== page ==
Symbolism In Erasmus's Praise Of The Folly

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In 1509 Desiderius Erasmus had just returned from Rome, where he refused to join the Roman Curia and instead wrote an essay detailing the exploitations of the Roman Catholic Church. Praise of the Folly is a satirical panegyric work by Erasmus in which he speaks through Folly using the metaphor of Silenus as a focal point to address the church and its allies. Erasmus uses this metaphor of Silenus and the image of the Silenus box as a vehicle to shape the entire novel in order to respond and discourse the underlying madness in Roman Catholic Church’s doctrine and practices.
Throughout the work Erasmus references Silenus a Greek figure renowned for his wisdom. As a companion to the wine God Dionysus, or Bacchus to the Romans, Silenus are recognized
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Folly constantly demonstrates knowledge of this idea when she speaks about the stoics. She states that “the double-dyed stoic Seneca strongly rejects this idea, denying that the wise man is entitled to any emotion whatsoever” (Erasmus 29). Stoics reject the idea that emotions can lead to wisdom, according to Folly, and feel that reason should be what administers their lives. Furthermore, Folly continues this line of thought stating, “but in so doing he doesn’t leave a shred of humanity, converting him instead into some sort of new god or demiurgos, such as never existed or will exist anywhere on earth. … what he produces is a marble statue of a man, insensitive and without a trace of feeling” (Erasmus 29). Erasmus is critical of stoics and in a way, scholars as well. Speaking through Folly Erasmus radiates a clear view on his disapproval of the stoics during this period and the fact that they will not accept emotion as an integral part on gaining greater wisdom. By comparing them to marble statues and displaying their lack of humanity Folly is exhibiting Erasmus’s views on how unhuman he sees the stoics. This is only the beginning of Erasmus’ critical views on scholars and ultimately the…show more content…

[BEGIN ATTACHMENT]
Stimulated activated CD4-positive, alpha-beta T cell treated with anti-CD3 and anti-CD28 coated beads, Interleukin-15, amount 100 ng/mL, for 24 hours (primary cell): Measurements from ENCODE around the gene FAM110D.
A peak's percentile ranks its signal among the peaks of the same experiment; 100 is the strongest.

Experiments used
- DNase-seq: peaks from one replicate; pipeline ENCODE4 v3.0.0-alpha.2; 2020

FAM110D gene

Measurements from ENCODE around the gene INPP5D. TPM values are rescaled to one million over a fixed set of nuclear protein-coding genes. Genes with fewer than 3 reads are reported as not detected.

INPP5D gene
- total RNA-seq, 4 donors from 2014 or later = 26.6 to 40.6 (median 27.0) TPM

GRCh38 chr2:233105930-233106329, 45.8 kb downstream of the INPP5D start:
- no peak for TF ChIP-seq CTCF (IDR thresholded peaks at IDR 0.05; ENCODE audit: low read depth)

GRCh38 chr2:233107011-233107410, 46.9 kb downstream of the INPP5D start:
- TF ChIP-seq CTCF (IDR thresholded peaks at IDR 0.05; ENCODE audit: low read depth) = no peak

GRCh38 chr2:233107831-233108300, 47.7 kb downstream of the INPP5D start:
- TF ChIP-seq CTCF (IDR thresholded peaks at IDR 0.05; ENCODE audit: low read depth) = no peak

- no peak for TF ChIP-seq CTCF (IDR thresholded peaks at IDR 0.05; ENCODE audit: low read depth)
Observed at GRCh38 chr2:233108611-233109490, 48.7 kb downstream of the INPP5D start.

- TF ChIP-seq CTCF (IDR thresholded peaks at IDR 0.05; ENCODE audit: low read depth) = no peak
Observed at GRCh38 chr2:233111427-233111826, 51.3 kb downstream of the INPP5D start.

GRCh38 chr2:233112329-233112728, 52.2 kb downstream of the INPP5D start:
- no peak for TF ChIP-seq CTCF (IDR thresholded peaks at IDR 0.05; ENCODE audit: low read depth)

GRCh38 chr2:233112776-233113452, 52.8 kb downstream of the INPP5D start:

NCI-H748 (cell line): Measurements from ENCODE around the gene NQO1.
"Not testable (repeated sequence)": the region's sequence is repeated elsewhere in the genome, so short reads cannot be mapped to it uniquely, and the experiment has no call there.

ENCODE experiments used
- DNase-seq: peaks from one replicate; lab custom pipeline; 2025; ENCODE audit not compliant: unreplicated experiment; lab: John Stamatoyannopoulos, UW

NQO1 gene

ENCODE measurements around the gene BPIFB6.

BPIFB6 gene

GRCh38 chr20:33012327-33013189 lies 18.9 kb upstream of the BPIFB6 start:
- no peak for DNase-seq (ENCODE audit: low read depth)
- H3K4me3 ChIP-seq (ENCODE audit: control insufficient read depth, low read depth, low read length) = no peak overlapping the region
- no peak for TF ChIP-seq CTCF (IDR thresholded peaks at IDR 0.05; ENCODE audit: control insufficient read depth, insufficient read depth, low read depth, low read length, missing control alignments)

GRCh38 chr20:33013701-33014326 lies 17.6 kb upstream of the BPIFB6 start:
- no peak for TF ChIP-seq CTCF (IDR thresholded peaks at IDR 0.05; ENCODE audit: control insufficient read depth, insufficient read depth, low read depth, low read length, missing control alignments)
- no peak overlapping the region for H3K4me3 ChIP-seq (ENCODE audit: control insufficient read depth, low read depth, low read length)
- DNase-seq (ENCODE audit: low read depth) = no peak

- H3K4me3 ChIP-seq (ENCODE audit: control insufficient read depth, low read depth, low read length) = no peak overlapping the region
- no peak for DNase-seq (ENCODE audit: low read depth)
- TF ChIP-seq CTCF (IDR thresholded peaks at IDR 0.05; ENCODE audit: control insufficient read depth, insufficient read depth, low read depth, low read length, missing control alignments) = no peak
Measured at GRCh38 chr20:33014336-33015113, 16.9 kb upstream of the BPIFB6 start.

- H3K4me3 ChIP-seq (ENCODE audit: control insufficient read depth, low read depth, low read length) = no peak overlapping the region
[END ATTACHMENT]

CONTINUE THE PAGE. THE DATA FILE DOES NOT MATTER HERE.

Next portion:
Folly states, “But just as Socrates taught in Plato’s dialogue that we should make two Venuses by cutting the one apart. … It behooves dialecticians to distinguish one madness form another” (Erasmus 38). This disillusioned madness is what Erasmus has been targeting through Folly through the entire text. The Roman Catholic Church leaders are the “most illustrious disciples of Folly” (Erasmus 87). Erasmus makes a point to point out the “first founders of the religion were great admirers of simplicity” (Erasmus 83). What does this have to do with Silenus? Simple. The point Erasmus is trying to make is that the Roman Catholic Church is much like a Silenus where it can look ugly and grotesque on the outside but inside you may find a rare inner truth that can lead to something
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